Huduma kwa Wengine

Michael Onsando
23 April ,2019

It’s as if Raila’s endorsement of the Huduma number as loudly as it has happened has put the final nail in the coffin as to whether he is trustworthy. Say what you will about it, but the handshake has changed (or perhaps just cast a different light) on the politic in Kenya. With the leader of the opposition working closely with the president (look, politics across the divide!) and Ruto being shunned to the side, where he continues to complain about uprooted railways.

It has somehow made apparent what we always knew – when threatened, the elite will gather together in protection of themselves, putting their battles aside. There, however, is a problem here:

And it’s not that hard a story to sell. Kenyatta the first’s government systematically grabbed and redistributed resources amidst the political elite. Every government that has come after has participated, to some degree at least, in this tradition of creating wealth for the elite. And this wealth never translates into proper economic growth because it is not created with a plan or structure but rather through pilfering public funds and redirecting public resources.

I’m not even going to go into why I am not boarding this Huduma number initiative, Ndii says several things about it here and Rasna says some other things here – I agree with most of the things said. But, like any good speculatist, I take note of DP Ruto’s skipping the launch (yes, I know he had reasons).


Politics has always been a game of resources. Especially in a democratic society where one must win by the popular vote. Here, a situation is created where the populace must know about you. This involves a large amount of campaigning, roadtripping, billboarding, palm greasing and speech giving. If you come from money it is easy to see it as a business opportunity to expand what you already have. Ndii from the same place:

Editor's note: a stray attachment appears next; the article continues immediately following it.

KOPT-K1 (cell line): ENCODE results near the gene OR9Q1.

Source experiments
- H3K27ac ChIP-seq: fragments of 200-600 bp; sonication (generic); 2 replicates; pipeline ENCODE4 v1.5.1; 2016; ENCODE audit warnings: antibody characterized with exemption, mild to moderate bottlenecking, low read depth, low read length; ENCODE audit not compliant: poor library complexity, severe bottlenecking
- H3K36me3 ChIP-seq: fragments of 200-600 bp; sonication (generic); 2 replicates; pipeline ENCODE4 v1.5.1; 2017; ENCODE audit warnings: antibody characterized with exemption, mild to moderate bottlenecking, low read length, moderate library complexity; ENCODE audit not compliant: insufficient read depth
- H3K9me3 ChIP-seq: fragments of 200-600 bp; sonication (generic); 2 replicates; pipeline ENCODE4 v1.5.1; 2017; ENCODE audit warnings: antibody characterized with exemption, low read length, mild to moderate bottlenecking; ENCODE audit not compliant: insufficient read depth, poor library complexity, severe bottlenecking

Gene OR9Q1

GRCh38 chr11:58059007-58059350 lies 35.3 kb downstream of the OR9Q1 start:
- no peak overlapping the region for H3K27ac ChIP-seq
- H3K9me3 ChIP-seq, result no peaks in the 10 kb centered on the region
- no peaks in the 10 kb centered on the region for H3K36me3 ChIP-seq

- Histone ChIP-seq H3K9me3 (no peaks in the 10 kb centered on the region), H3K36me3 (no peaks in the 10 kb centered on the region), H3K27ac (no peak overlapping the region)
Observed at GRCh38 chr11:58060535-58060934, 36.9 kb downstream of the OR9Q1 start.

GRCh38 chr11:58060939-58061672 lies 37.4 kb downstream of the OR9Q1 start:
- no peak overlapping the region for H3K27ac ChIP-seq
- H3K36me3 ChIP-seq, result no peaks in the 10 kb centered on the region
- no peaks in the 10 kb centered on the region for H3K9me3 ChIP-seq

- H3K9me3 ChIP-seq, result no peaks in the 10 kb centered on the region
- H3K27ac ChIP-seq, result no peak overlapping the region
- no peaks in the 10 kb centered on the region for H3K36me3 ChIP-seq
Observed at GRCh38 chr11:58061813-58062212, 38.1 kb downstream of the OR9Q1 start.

“During Uhuru Kenyatta’s first term the consumer price of milk increased 67 percent (from KES 36 to KES 60 per half-litre packet), while producer prices remained unchanged at KES 35 per litre), effectively increasing processors’ gross margin by 130 percent (from KES 37 to KES 85 per litre). Given the industry’s 400m litre annual throughput and Kenyatta family’s market share, which stands at 45 percent, the consumer squeeze translates to an increase of the Kenyatta Family’s turnover from KES 13 billion to KES 22 billion, and gross margin from KES 6.7 billion to KES 15 billion a year.”

All it takes is a policy change here, a government contract there and voila! You have almost doubled your annual turnover. Good businessmen know this – hence why they put together money and “install” presidents or whichever politician they can afford (here’s another app that the silicon savana guys should put together, like Uber but for politicians for hire). But when you play the game without the resources to back yourself you might get burned – something Arap Sang almost learned the hard way at the international criminal court.

Because politics is a game of resources, having them puts one on the front foot from the beginning. Not only can they maneuver better but they are also in a position to frustrate their opponent’s efforts. But this also means that they can see when someone is coming for them, because the movement of resources is not something that is easily hidden. Especially not the kind of resource you need to run a challenge for the presidency against a (generations old) tradition.

For someone who was born too late to participate in the first pilfering of the nation that established a political elite the question becomes complicated from here on out.

How do you gather the resources necessary to put up an effective campaign against the establishment? One could go the Boniface Mwangi way, writing several proposals to NGO’s and people of goodwill as well as raising number through a paybill(warning, this might jade you real quick). One could(just as easily) go the Ruto way and try and loot as much as you can so as to be at par(warning, this might alienate you from the people you claim to be fighting for).

Whatever route you choose the establishment will try to quell you at some point. They might even adopt you for a while to co-opt your audience but eventually they will spit you out – or at least try to.

Maybe it is this pattern that has given the current government some of the audacity that they have. Knowing that they can deal with most threats effectively they continue to come up with more audacious ways to use the Kenyan people to further themselves, more loopholes that can ensure that they continue to amass wealth at a rate that keeps them further ahead in the political race, populating the parliament as they please, shuffling and re-shuffling who stands where to keep the populace confused. So maybe dreaming of a reversal might be a dream too far. But maybe we can start by simply saying no – at least I plan to, for as long as I can.


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